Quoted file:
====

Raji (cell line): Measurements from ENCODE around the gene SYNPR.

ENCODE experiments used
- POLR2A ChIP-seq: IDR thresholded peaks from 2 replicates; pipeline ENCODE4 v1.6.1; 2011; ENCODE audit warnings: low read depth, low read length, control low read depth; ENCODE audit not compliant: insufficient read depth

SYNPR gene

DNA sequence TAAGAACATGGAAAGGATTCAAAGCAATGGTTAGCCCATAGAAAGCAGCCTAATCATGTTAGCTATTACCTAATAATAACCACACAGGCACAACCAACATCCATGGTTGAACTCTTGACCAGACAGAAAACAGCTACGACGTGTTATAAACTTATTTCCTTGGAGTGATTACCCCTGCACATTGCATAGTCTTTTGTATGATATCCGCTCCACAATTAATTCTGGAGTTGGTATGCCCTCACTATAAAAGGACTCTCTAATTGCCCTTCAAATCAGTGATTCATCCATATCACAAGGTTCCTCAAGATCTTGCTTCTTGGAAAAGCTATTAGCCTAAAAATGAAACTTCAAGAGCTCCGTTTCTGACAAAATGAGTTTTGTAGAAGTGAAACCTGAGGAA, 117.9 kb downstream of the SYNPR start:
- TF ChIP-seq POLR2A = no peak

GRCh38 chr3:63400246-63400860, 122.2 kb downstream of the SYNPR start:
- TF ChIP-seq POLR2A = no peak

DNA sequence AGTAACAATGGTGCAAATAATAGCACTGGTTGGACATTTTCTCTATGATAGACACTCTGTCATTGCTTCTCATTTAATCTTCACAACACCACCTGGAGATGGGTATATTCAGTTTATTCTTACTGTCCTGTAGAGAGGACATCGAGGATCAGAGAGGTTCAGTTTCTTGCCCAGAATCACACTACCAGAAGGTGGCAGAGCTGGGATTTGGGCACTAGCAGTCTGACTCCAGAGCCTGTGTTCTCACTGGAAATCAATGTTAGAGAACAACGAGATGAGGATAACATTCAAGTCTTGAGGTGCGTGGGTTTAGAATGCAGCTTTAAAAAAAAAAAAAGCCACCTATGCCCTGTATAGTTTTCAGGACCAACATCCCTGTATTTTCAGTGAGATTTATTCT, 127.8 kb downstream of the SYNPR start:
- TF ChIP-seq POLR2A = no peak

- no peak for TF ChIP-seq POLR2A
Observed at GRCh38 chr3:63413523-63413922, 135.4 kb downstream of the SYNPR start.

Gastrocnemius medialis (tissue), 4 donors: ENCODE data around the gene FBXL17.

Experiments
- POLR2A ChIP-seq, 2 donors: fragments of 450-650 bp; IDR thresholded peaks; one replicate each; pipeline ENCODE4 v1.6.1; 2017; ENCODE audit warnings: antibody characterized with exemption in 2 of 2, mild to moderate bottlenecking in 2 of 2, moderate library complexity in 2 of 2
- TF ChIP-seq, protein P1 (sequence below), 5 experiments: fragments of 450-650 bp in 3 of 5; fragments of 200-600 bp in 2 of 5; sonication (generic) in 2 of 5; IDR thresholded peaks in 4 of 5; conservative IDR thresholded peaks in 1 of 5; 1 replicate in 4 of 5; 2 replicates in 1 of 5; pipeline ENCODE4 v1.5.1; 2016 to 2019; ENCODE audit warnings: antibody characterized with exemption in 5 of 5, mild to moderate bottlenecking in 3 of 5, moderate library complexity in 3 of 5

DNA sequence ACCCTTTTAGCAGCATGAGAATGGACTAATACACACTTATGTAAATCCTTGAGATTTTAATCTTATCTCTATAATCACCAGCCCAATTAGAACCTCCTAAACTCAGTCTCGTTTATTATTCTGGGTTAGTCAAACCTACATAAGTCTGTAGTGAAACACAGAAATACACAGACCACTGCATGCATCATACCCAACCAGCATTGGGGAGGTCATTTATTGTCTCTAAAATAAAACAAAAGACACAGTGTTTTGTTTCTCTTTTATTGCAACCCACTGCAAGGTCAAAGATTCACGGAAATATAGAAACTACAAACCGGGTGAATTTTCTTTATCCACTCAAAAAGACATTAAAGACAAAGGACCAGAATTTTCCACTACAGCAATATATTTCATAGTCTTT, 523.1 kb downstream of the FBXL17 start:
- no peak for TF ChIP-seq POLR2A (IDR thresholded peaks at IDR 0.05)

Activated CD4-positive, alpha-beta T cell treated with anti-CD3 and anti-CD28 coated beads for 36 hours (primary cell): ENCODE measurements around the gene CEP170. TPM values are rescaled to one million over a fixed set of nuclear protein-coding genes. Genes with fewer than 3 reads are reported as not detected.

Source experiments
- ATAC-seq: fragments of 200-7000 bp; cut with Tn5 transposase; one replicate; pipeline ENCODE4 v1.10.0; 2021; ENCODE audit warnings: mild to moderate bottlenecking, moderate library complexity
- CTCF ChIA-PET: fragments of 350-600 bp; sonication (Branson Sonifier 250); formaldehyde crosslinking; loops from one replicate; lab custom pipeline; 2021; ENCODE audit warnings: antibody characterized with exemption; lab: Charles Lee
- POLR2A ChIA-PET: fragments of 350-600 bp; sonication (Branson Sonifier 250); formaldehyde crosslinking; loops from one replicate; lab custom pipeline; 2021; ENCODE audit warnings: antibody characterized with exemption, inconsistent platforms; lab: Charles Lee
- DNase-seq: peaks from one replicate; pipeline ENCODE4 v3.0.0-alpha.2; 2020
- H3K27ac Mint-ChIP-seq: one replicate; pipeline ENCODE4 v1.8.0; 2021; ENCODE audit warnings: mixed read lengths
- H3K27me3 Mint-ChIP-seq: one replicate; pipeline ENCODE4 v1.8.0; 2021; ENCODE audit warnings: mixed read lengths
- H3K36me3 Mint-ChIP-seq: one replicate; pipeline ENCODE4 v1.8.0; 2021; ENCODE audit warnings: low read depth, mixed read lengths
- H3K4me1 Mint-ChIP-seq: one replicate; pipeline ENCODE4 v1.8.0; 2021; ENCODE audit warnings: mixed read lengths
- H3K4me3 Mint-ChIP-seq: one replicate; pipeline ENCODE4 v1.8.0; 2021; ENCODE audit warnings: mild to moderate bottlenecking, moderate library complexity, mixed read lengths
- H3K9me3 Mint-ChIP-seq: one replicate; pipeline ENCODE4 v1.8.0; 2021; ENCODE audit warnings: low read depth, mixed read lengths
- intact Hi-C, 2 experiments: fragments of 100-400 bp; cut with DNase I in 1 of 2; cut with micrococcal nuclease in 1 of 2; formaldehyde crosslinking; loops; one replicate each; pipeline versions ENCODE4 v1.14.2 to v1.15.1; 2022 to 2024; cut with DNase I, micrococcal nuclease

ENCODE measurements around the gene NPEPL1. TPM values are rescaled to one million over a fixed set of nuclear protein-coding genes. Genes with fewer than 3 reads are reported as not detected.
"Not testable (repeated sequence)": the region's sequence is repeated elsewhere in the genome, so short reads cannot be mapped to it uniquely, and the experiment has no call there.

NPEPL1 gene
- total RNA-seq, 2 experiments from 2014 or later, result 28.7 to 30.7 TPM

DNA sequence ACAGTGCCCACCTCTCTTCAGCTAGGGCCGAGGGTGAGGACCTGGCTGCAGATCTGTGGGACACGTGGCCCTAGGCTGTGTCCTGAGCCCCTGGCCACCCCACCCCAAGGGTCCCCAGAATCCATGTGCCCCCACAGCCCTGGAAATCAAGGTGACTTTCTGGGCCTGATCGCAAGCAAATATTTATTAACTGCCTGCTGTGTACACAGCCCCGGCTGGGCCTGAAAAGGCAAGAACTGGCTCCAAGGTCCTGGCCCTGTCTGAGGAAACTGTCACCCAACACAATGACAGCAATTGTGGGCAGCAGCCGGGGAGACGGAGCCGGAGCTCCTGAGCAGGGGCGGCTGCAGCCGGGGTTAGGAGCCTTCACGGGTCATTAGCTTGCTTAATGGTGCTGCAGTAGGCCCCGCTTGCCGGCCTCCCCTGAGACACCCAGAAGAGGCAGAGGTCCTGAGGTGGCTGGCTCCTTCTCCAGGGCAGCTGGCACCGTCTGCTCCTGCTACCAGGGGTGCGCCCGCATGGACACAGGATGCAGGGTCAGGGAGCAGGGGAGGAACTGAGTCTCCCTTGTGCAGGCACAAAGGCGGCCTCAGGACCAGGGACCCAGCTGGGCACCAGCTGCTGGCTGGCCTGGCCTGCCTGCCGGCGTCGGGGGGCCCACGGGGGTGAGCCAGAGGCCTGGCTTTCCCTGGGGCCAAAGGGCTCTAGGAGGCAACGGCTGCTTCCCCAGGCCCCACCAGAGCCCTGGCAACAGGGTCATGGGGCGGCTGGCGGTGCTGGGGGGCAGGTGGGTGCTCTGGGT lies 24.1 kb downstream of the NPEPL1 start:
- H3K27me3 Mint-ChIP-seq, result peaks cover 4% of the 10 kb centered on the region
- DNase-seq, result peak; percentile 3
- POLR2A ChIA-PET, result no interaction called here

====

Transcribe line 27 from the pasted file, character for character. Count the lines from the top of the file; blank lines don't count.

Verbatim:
- H3K36me3 Mint-ChIP-seq: one replicate; pipeline ENCODE4 v1.8.0; 2021; ENCODE audit warnings: low read depth, mixed read lengths